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AuthorLingis, Alphonso. author
TitlePhenomenological Explanations [electronic resource] / by Alphonso Lingis
ImprintDordrecht : Springer Netherlands, 1986
Connect tohttp://dx.doi.org/10.1007/978-94-010-9610-2
Descript X, 112 p. online resource

SUMMARY

The intentional analysis devised by phenomenology was first used to explain the meaningfulness of expressions; it aimed at exhibiting the original primary substrates that expressions refer to, and at exhibiting the subjective acts that make signs expressive. The explanation of predicative expressions was then extended to the antecedent layer of prepredicative, perceptual experiences, explaining these by locating, with peculiar kinds of immanent intuitions, the original sensile data which evidence the bodily presence of the real - and by reactivating the informin- formulating, interpreting and the informing-forming subjective acts that make of the sensile data, or material, perceived things. Intentional analysis explains by decomposing the derivate references back to the original references, and by leading the mind's intentions back to the givens they refer to. Can this kind of explanation be extended? The investigations of this book have taken this question in different directions. Can phenomenological explanation be extended to exhibit not only the act-character of the mind, but its substance, its affective materiality, its locomotion, its impressed haecceity, in short, its corporeality (Chapter I)? Shall not the explanation explain that if the terra firma of being, in the maximum proximity where distance no longer introduces indeterminability, is never reached, this is not because of the defects and the finitude of our mind, but because being itself is not there as the answer, positive and affirmative - being itself is in the interrogative mood (Chapter II)? If the given being itself is in the x Preface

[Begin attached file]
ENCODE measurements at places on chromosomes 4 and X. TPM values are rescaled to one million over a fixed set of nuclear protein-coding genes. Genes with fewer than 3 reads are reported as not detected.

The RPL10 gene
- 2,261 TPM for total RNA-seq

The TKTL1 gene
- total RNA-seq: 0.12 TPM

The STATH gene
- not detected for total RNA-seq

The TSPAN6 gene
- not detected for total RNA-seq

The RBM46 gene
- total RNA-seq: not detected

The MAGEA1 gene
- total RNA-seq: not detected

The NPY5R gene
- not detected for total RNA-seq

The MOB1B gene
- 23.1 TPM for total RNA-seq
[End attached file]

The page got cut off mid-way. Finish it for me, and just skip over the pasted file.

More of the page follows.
CONTENT

I. On Phenomenological Explanation -- II. The Mindโ{128}{153}s Body -- III. Being in the Interrogative Mood -- IV. Involution in the Sensuous -- V. The Perception of Others -- VI. The Visible and the Vision -- VII. Intuition of Freedom, Intuition of Law


Philosophy Phenomenology Philosophy Phenomenology



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